Another failure of rationality is failing to understand the difference between investment goods and consumption goods. A $745,000 house may cost more to buy than a $710,000 house but you're also likely to be able to sell it for more as well. The "true" cost is not $35K, instead, it's a complex calculation of marginal mortgage payments, expected rise or fall of housing prices and cash flow considerations.
"Another example of attribution error: Why would Gimli think that Galadriel is beautiful?"
A waist:hip:thigh ratio between 0.6 & 0.8 & a highly symmetric fce.
"In the matter of reforming things, as distinct from deforming them, there is one plain and simple principle; a principle which will probably be called a paradox. There exists in such a case a certain institution or law; let us say, for the sake of simplicity, a fence or gate erected across a road. The more modern type of reformer goes gaily up to it and says, "I don't see the use of this; let us clear it away." To which the more intelligent type of reformer will do well to answer: "If you don't see the use of it, I certainly won't let you clear it away. Go away and think. Then, when you can come back and tell me that you do see the use of it, I may allow you to destroy it." GK Chesterton
OK, so my favorite man-with-a-hammer du jour is the "everyone does everything for selfish reasons" view of the world. If you give money to charity, you do it for the fuzzy feeling, not because you are altruistic.
What would you propose as the three factual claims to test this? I'm having a hard time figuring any that would be a useful discriminant.
Thinking about this a bit, it seems most useful to assert negative factual claims, ie: "X never happens".
No, it's not (only) experiential knowledge. It's about the basic framework through which you view the world. More experience isn't going to help if you keep on fitting it within the same, inaccurate model.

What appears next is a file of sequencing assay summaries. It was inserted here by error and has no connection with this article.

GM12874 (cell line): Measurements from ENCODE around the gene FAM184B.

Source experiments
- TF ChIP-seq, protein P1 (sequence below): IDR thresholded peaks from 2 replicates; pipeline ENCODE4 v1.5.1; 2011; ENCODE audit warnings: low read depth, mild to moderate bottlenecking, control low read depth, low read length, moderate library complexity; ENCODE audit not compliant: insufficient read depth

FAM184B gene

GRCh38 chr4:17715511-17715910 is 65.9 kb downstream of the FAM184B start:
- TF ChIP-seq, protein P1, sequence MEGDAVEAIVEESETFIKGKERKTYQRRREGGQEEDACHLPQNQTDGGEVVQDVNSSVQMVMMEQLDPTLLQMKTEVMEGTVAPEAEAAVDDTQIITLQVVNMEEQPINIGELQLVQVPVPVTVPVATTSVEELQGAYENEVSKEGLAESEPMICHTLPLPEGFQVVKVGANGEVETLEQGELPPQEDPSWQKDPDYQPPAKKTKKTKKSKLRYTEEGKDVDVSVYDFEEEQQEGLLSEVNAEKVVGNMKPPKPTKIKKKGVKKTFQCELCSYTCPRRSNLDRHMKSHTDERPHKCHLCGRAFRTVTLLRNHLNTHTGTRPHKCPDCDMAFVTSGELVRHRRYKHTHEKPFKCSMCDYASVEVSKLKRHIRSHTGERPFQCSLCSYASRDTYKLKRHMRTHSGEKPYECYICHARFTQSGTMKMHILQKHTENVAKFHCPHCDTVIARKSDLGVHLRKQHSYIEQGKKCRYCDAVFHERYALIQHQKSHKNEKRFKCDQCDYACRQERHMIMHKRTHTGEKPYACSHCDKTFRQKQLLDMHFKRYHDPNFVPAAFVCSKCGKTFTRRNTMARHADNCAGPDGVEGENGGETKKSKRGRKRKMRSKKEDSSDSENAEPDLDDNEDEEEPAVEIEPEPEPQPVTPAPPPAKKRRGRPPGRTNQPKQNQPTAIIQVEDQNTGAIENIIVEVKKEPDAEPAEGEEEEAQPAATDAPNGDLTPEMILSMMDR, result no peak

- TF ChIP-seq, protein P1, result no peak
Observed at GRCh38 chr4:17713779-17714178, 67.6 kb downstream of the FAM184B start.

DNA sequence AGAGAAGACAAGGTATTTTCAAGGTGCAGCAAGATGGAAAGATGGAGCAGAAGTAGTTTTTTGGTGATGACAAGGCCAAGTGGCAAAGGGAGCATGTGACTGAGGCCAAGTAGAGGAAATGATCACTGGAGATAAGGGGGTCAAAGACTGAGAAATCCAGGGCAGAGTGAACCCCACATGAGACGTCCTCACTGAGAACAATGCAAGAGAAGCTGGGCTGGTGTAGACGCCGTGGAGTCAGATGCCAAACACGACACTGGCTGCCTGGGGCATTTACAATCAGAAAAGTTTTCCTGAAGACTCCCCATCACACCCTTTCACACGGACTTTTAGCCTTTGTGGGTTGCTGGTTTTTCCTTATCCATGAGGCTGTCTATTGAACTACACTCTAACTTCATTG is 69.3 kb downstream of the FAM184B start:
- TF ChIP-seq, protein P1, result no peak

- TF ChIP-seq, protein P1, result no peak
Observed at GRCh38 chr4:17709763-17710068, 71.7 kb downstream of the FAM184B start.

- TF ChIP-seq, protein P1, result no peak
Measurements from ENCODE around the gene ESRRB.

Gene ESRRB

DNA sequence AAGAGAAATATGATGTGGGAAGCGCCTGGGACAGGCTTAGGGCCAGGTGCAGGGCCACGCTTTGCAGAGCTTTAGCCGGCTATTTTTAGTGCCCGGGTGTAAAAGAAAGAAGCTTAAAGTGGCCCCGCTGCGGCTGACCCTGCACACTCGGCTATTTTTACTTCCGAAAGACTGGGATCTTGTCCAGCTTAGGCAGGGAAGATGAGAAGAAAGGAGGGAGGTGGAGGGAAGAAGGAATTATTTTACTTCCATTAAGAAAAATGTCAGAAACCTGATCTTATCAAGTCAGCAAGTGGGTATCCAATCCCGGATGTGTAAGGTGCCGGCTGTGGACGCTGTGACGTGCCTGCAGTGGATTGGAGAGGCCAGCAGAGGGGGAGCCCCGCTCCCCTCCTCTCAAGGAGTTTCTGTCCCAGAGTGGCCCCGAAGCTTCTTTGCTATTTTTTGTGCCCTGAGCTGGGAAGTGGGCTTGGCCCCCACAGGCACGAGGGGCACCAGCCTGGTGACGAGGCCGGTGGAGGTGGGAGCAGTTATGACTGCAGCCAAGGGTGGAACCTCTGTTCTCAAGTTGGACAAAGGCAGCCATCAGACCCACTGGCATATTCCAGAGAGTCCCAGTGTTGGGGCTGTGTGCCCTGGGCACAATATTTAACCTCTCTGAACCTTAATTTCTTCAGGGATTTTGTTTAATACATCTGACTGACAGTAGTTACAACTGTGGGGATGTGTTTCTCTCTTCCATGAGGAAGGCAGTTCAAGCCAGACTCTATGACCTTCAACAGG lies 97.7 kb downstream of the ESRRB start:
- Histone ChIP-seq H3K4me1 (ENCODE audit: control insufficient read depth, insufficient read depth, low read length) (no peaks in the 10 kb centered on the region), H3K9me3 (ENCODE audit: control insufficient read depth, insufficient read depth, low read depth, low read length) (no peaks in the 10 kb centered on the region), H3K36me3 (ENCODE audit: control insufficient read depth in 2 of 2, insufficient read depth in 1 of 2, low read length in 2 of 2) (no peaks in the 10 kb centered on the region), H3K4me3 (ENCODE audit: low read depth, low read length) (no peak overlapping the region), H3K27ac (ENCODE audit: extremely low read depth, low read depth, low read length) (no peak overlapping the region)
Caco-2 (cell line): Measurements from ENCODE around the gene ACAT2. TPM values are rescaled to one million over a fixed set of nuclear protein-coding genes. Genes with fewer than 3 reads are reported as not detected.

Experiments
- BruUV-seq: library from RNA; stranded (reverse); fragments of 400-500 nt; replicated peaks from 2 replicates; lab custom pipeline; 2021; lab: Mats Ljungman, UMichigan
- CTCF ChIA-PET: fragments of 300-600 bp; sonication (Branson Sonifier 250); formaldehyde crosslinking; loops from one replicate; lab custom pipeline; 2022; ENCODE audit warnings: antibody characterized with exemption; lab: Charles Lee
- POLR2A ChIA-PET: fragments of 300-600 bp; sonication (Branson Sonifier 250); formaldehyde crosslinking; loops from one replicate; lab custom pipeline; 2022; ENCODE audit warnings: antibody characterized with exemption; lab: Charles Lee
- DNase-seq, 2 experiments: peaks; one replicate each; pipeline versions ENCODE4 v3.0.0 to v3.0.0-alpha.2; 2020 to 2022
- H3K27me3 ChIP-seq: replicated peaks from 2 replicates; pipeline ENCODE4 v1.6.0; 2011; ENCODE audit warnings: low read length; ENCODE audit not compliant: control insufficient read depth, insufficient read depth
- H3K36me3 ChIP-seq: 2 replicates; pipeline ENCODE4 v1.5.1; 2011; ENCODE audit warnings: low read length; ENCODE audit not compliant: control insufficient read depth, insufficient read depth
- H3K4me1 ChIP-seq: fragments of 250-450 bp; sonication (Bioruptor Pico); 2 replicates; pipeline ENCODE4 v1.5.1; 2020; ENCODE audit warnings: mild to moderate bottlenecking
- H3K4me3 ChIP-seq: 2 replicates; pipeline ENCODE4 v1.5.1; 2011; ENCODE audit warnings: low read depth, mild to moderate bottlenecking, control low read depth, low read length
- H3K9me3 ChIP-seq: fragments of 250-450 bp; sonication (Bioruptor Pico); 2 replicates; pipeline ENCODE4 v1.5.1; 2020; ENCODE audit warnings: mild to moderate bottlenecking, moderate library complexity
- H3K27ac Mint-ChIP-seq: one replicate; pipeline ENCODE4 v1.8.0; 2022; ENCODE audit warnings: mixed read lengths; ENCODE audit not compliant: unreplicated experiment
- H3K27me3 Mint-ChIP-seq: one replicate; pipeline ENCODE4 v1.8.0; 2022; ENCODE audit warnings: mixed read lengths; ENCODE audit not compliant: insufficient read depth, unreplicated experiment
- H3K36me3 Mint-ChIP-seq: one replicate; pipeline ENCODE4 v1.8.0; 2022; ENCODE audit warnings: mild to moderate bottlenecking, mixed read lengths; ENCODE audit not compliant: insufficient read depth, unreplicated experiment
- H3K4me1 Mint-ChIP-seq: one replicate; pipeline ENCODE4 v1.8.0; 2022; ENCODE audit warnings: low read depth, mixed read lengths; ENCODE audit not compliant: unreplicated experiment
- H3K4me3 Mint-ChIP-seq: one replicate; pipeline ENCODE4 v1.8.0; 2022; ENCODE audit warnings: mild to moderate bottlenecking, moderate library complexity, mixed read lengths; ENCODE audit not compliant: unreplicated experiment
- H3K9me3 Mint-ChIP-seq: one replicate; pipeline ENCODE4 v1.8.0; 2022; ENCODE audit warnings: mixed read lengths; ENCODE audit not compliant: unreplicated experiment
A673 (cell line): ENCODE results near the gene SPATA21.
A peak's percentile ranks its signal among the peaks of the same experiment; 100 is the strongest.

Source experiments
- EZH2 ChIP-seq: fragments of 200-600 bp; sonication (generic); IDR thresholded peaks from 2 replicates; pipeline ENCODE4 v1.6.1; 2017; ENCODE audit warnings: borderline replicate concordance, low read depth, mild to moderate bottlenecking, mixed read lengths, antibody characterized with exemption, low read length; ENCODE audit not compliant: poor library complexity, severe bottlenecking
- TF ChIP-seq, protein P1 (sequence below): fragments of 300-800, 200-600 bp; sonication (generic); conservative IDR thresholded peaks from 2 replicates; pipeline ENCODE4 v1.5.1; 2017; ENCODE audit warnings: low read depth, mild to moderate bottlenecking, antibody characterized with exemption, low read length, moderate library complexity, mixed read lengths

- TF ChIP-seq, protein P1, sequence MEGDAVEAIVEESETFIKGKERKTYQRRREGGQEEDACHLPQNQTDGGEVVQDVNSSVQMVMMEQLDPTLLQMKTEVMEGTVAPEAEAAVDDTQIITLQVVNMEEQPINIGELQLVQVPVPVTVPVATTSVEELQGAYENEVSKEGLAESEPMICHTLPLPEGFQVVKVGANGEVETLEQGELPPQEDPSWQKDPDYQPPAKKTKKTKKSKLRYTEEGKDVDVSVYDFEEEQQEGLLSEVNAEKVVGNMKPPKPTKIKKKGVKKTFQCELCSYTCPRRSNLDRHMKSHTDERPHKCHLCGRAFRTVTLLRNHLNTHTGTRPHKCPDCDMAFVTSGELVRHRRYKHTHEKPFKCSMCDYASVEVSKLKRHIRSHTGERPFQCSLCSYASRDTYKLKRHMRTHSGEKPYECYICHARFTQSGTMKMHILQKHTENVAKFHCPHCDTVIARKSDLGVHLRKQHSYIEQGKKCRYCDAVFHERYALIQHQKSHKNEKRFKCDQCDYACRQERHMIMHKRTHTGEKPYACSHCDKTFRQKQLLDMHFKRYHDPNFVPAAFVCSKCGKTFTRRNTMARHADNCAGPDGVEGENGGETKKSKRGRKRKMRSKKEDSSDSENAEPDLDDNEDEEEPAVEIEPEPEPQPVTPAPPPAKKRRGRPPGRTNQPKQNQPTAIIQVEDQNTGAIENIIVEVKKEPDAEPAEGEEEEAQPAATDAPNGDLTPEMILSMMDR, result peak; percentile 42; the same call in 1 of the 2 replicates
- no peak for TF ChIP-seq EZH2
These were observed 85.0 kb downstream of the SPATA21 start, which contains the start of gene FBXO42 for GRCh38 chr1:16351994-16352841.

If you think Christians are Christians (to pick an arbitrary example) because of time constraints, then you're in for a rude shock.
I'd be extremely suspicious that I'd stopped maturing if myself in 10 years could get along perfectly with myself of today. Take an informal poll of the people around you, I'll bet the vast majority of them would regard their past selves as frustratingly irritating because of all the missing advanced wisdom.
I think the difference here is that science is still operating under the same conceptual framework as it was 100 years ago. As a result, scientists between different eras can put themselves into each others heads and come to mutual agreement.
Sufficiently advanced wisdom to me has always been a challenging of the very framing of the problem itself.
Note: The converse is not true. Not all bullshit looks like advanced wisdom.
Huh? That is not at all what I read from Scott Aaronson on this and I don't see how your interpretation can be supported upon a close reading.
My interpretation about this is that people who are smugly contrarion suffer from their own rationality bias that leads them to a higher likelihood of truth but at the cost of a much, much higher variance.
Sure, the smug contrarians taught to wash our hands between surgery & discovered America, but they were also the ones who ushered in the French Revolution, the Cambodian Genocide & the Zimbabwe Land Reforms.